It would also depend on what the Swiss government is doing with its newly acquired Euros; they could be buying negative yield German bonds or, what I would probably do, Gold. If it would be going into PIIGS debt, that would be worrying as there could be substantial losses during unwinding to cover the CHF they printed.
Rumour has it that SNB is buying euro denominated bonds issued by non eurozone countries.
Reply With Quote
  #459  
Old 29.07.2012, 22:01
marton's Avatar
Forum Legend
 
Join Date: May 2008
Location: Kt. Zürich
Posts: 10,567
Groaned at 472 Times in 405 Posts
Thanked 19,378 Times in 10,229 Posts
marton has a reputation beyond reputemarton has a reputation beyond reputemarton has a reputation beyond reputemarton has a reputation beyond reputemarton has a reputation beyond reputemarton has a reputation beyond repute
Re: Gold Buying

Quote:
View Post
Once the peg ends, the foreign currencies the Swiss government purchased will be used to buy back these CHFs printed due to the peg and the Swiss government will simply remove them from circulation, thus correspondingly decreasing the money supply.
Of course the risk is that these foreign currencies holdings will buy substantially fewer CHFs than they originally cost.
Reply With Quote
  #460  
Old 29.07.2012, 22:32
Phil_MCR's Avatar
Forum Legend
 
Join Date: Oct 2009
Location: Basel
Posts: 14,430
Groaned at 281 Times in 187 Posts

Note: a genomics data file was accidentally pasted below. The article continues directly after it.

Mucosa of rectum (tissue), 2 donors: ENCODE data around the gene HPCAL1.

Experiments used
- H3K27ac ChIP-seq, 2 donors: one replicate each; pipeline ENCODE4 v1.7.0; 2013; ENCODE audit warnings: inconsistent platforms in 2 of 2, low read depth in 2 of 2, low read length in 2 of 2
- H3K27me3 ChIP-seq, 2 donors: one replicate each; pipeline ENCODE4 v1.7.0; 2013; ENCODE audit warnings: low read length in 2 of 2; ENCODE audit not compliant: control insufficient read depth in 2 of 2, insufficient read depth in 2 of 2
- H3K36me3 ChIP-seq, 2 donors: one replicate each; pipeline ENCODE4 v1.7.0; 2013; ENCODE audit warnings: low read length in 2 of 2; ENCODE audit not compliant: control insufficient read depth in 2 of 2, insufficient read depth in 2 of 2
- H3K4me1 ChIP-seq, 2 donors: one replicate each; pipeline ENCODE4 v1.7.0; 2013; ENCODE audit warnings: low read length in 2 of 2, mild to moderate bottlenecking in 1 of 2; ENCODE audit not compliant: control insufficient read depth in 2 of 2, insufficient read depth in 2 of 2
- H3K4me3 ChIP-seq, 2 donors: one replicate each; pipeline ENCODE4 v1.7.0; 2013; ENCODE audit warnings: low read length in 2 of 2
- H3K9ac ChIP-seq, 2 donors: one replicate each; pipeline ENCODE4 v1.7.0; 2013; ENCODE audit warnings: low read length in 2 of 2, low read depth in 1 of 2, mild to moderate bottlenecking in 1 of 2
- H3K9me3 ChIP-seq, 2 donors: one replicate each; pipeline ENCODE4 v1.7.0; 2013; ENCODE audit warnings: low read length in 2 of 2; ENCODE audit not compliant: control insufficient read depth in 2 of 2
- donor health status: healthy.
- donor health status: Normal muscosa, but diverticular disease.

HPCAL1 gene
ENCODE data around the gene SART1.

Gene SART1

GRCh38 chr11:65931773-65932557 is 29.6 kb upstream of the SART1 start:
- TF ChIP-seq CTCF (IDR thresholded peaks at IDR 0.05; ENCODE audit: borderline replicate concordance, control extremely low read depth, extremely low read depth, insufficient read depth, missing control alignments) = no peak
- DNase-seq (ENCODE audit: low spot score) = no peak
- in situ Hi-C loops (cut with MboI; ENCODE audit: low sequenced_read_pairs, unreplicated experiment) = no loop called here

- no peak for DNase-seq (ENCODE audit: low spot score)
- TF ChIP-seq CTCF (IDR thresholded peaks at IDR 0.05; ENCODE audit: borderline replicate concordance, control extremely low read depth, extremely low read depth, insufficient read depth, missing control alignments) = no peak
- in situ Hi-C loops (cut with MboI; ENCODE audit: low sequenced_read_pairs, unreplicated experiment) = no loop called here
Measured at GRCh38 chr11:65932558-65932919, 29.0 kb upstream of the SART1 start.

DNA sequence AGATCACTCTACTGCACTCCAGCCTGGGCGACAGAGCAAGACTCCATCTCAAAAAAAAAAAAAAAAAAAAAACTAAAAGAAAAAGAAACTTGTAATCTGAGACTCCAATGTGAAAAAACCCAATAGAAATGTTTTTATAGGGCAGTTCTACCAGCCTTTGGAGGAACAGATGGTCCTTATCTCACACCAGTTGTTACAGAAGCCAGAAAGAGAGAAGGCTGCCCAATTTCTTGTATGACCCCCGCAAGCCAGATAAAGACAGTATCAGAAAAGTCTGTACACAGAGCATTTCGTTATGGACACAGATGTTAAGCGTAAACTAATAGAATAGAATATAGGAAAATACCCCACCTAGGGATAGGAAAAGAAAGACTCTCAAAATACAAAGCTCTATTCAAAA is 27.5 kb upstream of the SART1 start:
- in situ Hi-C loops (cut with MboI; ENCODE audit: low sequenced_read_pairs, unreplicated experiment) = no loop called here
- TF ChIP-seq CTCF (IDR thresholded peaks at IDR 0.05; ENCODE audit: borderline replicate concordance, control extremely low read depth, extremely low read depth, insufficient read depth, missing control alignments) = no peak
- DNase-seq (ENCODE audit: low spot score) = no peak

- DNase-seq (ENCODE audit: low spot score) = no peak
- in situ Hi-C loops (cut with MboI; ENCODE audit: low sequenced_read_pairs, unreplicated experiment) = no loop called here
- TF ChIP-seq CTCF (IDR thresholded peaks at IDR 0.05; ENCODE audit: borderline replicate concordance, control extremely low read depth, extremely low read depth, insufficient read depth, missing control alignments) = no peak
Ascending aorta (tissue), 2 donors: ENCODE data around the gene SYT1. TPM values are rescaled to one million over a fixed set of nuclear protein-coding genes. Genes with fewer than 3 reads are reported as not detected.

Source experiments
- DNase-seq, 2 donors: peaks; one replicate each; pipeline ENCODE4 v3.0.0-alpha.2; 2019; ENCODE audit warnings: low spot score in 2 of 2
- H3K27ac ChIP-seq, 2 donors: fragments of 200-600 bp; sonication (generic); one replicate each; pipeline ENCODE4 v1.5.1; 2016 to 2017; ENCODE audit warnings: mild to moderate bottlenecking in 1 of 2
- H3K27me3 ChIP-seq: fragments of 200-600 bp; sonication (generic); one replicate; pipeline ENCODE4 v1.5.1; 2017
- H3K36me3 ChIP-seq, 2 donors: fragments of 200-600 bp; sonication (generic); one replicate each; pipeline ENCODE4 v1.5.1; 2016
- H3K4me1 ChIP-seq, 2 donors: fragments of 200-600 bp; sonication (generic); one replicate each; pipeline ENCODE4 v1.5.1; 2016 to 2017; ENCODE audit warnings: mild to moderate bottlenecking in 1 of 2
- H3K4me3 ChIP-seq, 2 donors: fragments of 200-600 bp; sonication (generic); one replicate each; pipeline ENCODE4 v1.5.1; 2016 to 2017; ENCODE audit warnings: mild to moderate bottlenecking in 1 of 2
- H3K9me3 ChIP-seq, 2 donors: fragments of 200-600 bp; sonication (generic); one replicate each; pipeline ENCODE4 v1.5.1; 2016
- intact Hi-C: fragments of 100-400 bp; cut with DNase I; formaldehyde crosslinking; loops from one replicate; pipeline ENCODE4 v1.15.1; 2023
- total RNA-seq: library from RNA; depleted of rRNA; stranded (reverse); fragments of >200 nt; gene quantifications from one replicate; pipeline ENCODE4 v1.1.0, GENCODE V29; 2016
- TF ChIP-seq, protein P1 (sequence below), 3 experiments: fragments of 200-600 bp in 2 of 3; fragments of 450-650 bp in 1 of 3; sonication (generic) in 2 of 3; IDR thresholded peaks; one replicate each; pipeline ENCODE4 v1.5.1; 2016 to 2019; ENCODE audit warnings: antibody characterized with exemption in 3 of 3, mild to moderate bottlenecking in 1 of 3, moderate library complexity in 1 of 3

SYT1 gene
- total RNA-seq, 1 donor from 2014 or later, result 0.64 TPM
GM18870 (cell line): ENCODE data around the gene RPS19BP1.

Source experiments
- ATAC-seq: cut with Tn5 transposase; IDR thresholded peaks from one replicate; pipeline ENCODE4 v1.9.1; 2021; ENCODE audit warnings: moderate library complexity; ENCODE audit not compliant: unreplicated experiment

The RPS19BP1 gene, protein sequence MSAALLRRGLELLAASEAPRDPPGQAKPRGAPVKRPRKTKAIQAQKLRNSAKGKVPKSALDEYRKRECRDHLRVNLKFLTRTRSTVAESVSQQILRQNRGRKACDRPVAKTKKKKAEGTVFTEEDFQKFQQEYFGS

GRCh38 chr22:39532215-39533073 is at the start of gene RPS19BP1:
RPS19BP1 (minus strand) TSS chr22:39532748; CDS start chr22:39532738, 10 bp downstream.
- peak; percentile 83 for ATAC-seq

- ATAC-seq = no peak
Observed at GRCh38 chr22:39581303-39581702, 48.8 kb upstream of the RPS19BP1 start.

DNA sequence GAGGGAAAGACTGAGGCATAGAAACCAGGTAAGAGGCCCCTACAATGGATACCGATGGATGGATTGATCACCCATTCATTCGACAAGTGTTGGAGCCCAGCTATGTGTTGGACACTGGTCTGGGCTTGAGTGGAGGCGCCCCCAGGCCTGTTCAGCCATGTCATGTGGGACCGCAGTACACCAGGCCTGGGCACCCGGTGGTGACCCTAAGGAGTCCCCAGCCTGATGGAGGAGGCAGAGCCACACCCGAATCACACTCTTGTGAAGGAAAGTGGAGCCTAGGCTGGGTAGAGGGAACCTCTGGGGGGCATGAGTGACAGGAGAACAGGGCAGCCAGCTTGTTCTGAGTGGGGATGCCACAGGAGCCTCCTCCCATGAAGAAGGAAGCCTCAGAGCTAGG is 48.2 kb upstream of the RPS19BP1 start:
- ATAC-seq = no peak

Thanked 18,156 Times in 7,618 Posts
Phil_MCR has a reputation beyond reputePhil_MCR has a reputation beyond reputePhil_MCR has a reputation beyond reputePhil_MCR has a reputation beyond reputePhil_MCR has a reputation beyond reputePhil_MCR has a reputation beyond repute
Re: Gold Buying

Quote:
View Post
I don't see how there will be hyperinflation in Germany though, and why the Euro would be trashed if it's most insolvent members get booted?
if they exit and default, i think germany will suffer. just look at the target2 balances:

Reply With Quote
This user would like to thank Phil_MCR for this useful post:
Reply

Tags
gold, swiss franc




Currently Active Users Viewing This Thread: 1 (0 members and 1 guests)
 
Thread Tools
Display Modes

Posting Rules
You may not post new threads
You may not post replies
You may not post attachments
You may not edit your posts

BB code is On
Smilies are On
[IMG] code is On
HTML code is Off
Trackbacks are Off
Pingbacks are Off
Refbacks are Off


Similar Threads
Thread Thread Starter Forum Replies Last Post
GOLD - Int'l recognition of swiss gold coins? Uncle GroOve Finance/banking/taxation 19 19.08.2011 18:04
Buying gold in Zurich Tiger Other/general 27 07.11.2010 14:21


All times are GMT +2. The time now is 13:54.


Powered by vBulletin® Version 3.8.4
Copyright ©2000 - 2021, Jelsoft Enterprises Ltd.
LinkBacks Enabled by vBSEO 3.1.0